This Rumble is many ways the first “proper” Royal Rumble, as it was the first one featured on PPV, the first one with 30 men, and was packed with star power. Indeed, this Rumble has some tremendous storytelling early on. From the reigning tag team champs, Demolition, starting out as one and two and beating the crap out of each other, to Andre The Giant throwing out Jake the Snake, only for Jake to throw the Snake back in, and force Andre to eliminate himself, from the cool sight of Hulk Hogan battling Arn Anderson and Tully Blanchard, there is a lot to like about this match. Indeed, the way they use this match to further the Mega Powers—Twin Towers storyline, as well as plant the seeds for the breakup of the Mega Powers, set the standard for Royal Rumble storytelling for years to come.
The problem is that once Hogan and Randy Savage are gone, the match dies. The last fifteen minutes feel like an afterthought. The undercard is also weak, especially the Women’s Title match, but Sensational Sherri on commentary is well worth the listen.
21. Royal Rumble 2013 — US Airways Arena — Phoenix, Arizona
When it comes to straight up action, this one is hard to beat. It also has sustained stories throughout, from Cody Rhodes and Goldust having their longest sustained action, Chris Jericho’s surprise return and amazing performance, 3MB bringing the comedy, and a fun little ditty from The Godfather. You have a lot of the same guys from 2012 and throw in John Cena, who was coming off a rough 2012 for his character coming to win, and you had a really excellent Rumble match.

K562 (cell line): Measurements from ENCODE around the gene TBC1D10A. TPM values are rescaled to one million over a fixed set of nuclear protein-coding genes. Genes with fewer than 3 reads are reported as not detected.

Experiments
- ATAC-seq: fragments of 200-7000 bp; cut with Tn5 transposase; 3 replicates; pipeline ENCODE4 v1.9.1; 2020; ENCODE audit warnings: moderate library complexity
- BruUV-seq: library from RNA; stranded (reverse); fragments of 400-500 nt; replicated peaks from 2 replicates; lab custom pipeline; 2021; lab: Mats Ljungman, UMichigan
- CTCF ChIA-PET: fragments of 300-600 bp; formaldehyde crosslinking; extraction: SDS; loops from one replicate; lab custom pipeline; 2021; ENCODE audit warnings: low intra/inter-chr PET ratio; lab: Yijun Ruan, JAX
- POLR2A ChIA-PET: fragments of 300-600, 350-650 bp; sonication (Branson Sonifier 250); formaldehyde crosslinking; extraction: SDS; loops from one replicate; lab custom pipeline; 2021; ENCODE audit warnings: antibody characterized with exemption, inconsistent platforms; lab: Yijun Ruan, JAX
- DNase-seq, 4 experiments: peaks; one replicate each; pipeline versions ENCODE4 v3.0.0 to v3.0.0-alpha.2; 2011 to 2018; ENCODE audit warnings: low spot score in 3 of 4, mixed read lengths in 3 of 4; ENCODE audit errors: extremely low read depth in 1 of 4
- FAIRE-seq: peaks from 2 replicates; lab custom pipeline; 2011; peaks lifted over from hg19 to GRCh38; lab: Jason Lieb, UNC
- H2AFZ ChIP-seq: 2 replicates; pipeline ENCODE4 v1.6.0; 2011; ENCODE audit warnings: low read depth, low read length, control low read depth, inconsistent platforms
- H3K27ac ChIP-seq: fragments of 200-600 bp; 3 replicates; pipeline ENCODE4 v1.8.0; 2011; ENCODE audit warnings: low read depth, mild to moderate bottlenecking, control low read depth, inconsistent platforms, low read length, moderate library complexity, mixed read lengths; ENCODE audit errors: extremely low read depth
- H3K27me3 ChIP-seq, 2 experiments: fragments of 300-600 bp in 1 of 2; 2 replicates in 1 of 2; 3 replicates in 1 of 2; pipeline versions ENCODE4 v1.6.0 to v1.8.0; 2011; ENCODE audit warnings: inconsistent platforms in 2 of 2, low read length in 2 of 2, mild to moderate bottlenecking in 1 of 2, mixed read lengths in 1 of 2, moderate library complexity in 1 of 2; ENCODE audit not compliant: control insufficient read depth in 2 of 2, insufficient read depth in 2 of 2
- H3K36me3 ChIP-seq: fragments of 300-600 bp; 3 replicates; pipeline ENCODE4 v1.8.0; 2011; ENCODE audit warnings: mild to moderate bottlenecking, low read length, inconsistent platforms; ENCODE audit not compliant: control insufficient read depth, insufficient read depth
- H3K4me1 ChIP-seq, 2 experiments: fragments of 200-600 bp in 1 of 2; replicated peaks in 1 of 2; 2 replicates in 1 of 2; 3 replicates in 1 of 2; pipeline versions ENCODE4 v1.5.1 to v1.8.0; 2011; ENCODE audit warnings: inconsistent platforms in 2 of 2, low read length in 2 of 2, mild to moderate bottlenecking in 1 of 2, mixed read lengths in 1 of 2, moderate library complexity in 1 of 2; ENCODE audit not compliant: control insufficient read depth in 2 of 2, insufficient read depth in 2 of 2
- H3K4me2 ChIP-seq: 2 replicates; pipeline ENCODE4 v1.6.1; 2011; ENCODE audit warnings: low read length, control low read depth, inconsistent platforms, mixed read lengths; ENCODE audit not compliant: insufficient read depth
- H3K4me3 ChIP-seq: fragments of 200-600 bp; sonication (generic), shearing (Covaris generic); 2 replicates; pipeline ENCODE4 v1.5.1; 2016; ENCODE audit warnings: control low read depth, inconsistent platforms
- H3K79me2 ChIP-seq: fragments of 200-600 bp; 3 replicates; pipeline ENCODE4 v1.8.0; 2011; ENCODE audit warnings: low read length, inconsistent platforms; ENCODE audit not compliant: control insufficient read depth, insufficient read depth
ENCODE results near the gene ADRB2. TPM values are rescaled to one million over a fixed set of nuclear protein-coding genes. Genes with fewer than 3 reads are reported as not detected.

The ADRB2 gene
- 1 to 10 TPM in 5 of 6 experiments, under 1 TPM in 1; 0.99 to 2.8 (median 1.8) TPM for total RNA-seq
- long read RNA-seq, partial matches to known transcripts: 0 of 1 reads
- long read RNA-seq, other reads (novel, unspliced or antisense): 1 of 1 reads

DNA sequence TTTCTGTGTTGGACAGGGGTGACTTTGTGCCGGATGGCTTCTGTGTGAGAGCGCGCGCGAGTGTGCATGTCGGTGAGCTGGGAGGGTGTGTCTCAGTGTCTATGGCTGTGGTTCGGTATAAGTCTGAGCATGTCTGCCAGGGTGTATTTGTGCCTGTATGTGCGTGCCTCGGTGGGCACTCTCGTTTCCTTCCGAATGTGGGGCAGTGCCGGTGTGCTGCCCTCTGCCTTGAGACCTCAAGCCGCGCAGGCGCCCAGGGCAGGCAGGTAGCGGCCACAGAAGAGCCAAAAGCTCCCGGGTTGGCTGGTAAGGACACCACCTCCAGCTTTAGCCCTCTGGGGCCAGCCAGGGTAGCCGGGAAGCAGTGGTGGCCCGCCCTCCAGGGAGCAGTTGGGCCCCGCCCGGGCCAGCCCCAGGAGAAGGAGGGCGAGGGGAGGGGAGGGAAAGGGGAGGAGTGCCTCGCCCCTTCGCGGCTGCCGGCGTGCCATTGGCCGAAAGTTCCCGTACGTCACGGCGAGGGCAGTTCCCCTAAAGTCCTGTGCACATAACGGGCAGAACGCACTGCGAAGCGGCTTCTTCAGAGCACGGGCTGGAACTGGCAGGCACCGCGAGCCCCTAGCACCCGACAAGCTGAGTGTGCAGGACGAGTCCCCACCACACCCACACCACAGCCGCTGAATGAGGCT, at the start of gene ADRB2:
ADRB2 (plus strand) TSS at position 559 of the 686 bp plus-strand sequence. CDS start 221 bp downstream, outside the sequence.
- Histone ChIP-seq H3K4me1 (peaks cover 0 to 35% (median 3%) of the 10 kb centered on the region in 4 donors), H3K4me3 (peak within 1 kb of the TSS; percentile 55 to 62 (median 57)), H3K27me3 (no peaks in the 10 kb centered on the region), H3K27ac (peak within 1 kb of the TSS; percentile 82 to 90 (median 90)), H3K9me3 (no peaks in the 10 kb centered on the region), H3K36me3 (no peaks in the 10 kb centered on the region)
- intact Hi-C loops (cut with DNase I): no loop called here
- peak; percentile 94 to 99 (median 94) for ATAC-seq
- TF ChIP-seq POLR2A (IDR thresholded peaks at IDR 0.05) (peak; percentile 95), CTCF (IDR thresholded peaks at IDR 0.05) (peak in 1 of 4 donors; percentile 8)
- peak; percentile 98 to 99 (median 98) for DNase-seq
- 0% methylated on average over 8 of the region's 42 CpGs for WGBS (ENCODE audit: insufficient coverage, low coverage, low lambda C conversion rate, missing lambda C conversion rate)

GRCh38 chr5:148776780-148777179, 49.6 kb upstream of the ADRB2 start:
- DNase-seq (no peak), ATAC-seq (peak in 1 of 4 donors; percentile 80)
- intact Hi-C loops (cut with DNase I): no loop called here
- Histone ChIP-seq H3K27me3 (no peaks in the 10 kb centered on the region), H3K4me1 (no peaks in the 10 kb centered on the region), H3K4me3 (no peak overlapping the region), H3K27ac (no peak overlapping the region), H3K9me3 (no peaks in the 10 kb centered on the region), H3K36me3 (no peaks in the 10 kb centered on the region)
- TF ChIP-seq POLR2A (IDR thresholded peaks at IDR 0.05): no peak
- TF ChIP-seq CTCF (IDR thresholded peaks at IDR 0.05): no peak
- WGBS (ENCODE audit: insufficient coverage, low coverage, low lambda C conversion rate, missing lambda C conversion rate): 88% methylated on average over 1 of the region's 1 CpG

What draws this one down-what happens after, when The Rock beats CM Punk for the WWE title, ending the historic 434 day reign. It left a bad taste in my mouth then, and does even more now. It’s shame, because before then, there was an excellent Rumble and an excellent event.
20. Royal Rumble 1993 — The Arco Arena — Sacramento, California
While this Rumble takes a dramatic drop in star power from the four previous Royal Rumbles, in gets a maybe higher ranking than expected for a few reasons-the first being that it has one of the best Rumble undercards ever. The Steiners and The Beverly Brothers tear it up. Shawn Michaels and Marty Jannetty take things to a new level for the IC Title, Bam Bam Bigelow rips up the Bossman, and Bret Hart and Razor Ramon have an excellent title match.